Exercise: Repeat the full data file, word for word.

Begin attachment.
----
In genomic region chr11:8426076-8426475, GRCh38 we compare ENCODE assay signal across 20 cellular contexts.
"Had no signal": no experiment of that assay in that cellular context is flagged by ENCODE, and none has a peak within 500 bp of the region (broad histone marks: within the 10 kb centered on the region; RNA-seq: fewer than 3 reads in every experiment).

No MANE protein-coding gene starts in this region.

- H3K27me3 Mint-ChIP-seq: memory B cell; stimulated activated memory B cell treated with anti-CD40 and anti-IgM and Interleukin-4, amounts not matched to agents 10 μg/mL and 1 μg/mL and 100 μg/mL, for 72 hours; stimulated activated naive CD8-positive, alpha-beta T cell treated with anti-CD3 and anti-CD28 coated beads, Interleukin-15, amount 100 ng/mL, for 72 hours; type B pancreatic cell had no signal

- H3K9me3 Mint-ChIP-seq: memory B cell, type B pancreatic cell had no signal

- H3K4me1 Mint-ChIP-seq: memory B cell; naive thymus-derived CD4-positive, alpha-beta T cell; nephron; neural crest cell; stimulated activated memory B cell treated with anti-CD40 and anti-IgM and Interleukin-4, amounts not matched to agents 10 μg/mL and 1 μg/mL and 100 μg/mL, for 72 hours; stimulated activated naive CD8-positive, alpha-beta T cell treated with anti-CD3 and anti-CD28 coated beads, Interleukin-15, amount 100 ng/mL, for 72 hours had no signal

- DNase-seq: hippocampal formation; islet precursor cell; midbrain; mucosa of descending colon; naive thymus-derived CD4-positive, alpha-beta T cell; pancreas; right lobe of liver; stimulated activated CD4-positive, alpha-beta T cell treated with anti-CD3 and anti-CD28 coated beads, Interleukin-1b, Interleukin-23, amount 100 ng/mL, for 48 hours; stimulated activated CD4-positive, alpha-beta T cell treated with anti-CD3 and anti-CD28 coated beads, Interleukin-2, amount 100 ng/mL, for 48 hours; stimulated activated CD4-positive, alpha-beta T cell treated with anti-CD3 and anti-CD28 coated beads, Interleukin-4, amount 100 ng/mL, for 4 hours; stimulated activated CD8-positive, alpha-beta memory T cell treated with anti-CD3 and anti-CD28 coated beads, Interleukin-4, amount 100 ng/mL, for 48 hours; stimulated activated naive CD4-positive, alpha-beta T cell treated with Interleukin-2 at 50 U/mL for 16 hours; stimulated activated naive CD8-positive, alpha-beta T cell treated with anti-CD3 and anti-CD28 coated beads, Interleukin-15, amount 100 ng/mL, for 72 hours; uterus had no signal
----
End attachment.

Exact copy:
In genomic region chr11:8426076-8426475, GRCh38 we compare ENCODE assay signal across 20 cellular contexts.
"Had no signal": no experiment of that assay in that cellular context is flagged by ENCODE, and none has a peak within 500 bp of the region (broad histone marks: within the 10 kb centered on the region; RNA-seq: fewer than 3 reads in every experiment).

No MANE protein-coding gene starts in this region.

- H3K27me3 Mint-ChIP-seq: memory B cell; stimulated activated memory B cell treated with anti-CD40 and anti-IgM and Interleukin-4, amounts not matched to agents 10 μg/mL and 1 μg/mL and 100 μg/mL, for 72 hours; stimulated activated naive CD8-positive, alpha-beta T cell treated with anti-CD3 and anti-CD28 coated beads, Interleukin-15, amount 100 ng/mL, for 72 hours; type B pancreatic cell had no signal

- H3K9me3 Mint-ChIP-seq: memory B cell, type B pancreatic cell had no signal

- H3K4me1 Mint-ChIP-seq: memory B cell; naive thymus-derived CD4-positive, alpha-beta T cell; nephron; neural crest cell; stimulated activated memory B cell treated with anti-CD40 and anti-IgM and Interleukin-4, amounts not matched to agents 10 μg/mL and 1 μg/mL and 100 μg/mL, for 72 hours; stimulated activated naive CD8-positive, alpha-beta T cell treated with anti-CD3 and anti-CD28 coated beads, Interleukin-15, amount 100 ng/mL, for 72 hours had no signal

- DNase-seq: hippocampal formation; islet precursor cell; midbrain; mucosa of descending colon; naive thymus-derived CD4-positive, alpha-beta T cell; pancreas; right lobe of liver; stimulated activated CD4-positive, alpha-beta T cell treated with anti-CD3 and anti-CD28 coated beads, Interleukin-1b, Interleukin-23, amount 100 ng/mL, for 48 hours; stimulated activated CD4-positive, alpha-beta T cell treated with anti-CD3 and anti-CD28 coated beads, Interleukin-2, amount 100 ng/mL, for 48 hours; stimulated activated CD4-positive, alpha-beta T cell treated with anti-CD3 and anti-CD28 coated beads, Interleukin-4, amount 100 ng/mL, for 4 hours; stimulated activated CD8-positive, alpha-beta memory T cell treated with anti-CD3 and anti-CD28 coated beads, Interleukin-4, amount 100 ng/mL, for 48 hours; stimulated activated naive CD4-positive, alpha-beta T cell treated with Interleukin-2 at 50 U/mL for 16 hours; stimulated activated naive CD8-positive, alpha-beta T cell treated with anti-CD3 and anti-CD28 coated beads, Interleukin-15, amount 100 ng/mL, for 72 hours; uterus had no signal